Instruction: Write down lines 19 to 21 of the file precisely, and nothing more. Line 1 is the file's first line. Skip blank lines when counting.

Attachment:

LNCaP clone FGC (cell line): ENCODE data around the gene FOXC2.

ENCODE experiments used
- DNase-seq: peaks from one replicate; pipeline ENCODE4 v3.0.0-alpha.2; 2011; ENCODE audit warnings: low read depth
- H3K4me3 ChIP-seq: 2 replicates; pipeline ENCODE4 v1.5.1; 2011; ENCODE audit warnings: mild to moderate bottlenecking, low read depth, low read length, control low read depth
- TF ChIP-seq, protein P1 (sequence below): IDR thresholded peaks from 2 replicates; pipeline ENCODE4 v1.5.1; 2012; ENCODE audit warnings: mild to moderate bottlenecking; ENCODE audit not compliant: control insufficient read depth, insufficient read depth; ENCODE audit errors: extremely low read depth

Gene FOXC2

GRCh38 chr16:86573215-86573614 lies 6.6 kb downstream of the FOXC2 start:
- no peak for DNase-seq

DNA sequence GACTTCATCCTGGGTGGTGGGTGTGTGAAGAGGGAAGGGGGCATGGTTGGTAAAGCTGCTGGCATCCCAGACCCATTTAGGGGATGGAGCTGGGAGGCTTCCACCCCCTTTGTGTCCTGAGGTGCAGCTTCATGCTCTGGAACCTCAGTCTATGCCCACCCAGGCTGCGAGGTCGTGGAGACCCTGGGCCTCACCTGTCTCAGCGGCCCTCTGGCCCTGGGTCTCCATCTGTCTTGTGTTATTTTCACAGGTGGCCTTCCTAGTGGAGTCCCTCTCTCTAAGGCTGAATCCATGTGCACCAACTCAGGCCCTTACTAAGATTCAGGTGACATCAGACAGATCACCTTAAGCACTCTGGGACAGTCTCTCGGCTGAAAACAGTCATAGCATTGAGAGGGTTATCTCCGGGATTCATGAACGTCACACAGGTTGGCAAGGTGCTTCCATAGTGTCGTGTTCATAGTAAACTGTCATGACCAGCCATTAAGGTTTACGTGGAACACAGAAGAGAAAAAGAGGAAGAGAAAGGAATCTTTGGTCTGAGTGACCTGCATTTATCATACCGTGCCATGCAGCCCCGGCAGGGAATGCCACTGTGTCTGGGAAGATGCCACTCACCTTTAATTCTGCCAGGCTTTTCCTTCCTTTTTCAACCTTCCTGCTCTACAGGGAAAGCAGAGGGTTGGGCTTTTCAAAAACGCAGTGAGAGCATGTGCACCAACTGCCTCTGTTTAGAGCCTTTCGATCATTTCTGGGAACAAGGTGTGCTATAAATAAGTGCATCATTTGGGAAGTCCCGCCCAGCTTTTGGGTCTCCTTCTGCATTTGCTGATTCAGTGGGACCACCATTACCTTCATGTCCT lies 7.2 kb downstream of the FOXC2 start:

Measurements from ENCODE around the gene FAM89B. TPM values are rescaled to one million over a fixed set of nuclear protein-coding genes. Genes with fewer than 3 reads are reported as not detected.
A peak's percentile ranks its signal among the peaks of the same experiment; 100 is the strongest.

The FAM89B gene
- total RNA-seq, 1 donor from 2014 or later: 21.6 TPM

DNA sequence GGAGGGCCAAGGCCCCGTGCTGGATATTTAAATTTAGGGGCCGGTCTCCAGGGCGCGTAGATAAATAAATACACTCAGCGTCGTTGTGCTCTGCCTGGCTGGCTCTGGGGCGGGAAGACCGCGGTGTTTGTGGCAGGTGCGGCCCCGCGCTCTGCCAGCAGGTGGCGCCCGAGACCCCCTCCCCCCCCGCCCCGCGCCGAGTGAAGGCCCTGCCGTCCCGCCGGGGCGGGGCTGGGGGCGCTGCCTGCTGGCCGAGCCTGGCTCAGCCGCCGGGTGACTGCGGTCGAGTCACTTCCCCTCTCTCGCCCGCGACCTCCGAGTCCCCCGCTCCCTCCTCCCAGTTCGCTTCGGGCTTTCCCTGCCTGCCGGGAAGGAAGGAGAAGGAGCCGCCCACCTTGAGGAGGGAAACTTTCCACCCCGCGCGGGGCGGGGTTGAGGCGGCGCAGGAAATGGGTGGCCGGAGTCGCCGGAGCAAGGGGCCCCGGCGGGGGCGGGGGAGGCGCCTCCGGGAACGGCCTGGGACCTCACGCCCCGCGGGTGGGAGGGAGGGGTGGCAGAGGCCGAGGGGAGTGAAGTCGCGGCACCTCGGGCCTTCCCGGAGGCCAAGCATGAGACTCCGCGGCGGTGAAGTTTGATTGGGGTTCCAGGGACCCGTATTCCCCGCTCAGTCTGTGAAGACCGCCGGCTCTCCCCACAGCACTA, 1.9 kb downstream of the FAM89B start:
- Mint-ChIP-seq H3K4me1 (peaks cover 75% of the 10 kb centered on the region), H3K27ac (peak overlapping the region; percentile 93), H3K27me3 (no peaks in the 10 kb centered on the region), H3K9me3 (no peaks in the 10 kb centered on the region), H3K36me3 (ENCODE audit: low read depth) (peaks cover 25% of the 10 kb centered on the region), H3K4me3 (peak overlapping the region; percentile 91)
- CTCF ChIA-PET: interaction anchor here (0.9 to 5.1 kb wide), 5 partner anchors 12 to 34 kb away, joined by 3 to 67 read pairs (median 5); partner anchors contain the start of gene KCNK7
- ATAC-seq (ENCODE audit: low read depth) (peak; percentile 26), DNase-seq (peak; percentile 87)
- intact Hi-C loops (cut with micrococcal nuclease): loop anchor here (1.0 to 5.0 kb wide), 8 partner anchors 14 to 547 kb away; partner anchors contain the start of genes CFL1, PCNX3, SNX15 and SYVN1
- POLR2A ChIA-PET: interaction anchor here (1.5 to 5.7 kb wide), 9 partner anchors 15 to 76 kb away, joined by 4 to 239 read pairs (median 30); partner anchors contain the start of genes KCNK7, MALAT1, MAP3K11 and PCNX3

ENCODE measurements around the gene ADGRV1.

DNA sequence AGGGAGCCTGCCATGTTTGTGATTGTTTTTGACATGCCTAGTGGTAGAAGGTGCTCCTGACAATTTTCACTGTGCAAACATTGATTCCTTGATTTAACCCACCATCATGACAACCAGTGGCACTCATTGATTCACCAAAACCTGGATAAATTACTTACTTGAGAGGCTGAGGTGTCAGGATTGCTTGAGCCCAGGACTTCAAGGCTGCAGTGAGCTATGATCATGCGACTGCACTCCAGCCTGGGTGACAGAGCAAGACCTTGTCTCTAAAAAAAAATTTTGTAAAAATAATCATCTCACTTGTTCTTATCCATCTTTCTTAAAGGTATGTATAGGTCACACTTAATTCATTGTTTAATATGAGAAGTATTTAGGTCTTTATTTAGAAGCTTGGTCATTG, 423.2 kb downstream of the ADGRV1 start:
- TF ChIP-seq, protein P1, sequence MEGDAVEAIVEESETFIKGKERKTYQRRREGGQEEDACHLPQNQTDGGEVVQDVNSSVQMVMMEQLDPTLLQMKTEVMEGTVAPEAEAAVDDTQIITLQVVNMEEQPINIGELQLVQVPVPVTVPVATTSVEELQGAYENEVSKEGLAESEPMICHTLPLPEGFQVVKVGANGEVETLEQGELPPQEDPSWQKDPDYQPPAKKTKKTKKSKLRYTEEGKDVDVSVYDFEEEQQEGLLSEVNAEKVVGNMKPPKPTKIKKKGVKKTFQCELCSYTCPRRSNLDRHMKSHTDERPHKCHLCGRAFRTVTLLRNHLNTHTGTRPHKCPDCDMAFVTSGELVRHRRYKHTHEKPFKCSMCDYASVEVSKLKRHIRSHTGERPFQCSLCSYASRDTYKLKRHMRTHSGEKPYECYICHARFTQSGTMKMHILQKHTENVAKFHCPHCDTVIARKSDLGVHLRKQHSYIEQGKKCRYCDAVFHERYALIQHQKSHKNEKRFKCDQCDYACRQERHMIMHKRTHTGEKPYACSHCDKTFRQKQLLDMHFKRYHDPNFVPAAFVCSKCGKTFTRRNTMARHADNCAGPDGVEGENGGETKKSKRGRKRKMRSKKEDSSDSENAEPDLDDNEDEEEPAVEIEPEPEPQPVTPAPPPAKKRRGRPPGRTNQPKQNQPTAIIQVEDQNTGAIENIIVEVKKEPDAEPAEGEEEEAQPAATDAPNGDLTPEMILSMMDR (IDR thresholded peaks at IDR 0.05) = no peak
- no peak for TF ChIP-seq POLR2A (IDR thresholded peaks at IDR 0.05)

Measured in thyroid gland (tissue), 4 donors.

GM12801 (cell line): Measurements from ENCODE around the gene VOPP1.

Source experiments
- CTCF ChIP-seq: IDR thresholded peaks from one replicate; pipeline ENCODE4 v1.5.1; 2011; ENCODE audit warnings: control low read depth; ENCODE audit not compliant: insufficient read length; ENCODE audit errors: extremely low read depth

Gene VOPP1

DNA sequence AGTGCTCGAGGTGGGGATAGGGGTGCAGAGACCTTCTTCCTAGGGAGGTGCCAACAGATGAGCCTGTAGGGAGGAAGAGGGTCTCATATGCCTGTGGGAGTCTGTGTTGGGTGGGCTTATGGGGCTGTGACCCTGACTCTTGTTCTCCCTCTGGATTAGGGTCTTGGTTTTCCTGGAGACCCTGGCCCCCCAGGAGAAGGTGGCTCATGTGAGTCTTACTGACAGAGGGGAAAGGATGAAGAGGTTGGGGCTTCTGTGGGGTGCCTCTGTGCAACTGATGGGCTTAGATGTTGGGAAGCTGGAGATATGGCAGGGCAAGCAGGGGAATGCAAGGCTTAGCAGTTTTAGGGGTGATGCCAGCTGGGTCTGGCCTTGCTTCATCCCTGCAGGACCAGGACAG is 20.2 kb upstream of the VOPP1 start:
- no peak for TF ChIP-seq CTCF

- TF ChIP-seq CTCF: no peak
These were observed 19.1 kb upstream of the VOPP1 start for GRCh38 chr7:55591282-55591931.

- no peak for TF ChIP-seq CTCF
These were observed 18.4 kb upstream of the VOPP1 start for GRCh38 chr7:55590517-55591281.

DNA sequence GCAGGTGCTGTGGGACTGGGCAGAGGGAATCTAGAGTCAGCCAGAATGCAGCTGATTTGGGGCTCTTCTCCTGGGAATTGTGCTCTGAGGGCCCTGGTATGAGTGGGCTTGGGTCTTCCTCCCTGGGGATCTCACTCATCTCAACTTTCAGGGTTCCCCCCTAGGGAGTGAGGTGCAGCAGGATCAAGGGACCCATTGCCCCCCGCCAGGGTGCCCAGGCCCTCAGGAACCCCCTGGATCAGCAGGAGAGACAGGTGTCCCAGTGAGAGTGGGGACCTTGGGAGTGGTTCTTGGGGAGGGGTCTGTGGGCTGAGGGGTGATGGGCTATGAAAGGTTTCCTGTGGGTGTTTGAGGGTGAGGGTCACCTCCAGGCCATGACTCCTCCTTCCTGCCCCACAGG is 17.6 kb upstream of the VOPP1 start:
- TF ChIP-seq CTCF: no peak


- POLR2A ChIA-PET: interaction anchor here (1.5 to 5.7 kb wide), 9 partner anchors 15 to 76 kb away, joined by 4 to 239 read pairs (median 30); partner anchors contain the start of genes KCNK7, MALAT1, MAP3K11 and PCNX3

ENCODE measurements around the gene ADGRV1.

DNA sequence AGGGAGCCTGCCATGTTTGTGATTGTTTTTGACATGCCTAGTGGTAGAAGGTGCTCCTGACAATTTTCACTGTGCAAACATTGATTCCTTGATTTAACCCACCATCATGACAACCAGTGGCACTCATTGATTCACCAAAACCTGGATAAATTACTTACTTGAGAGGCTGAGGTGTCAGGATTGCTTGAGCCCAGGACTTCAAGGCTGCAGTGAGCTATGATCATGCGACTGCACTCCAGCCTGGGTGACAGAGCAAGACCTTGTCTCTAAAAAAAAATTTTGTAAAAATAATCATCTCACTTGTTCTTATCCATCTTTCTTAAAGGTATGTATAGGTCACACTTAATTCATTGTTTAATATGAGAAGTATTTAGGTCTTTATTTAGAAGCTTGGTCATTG, 423.2 kb downstream of the ADGRV1 start: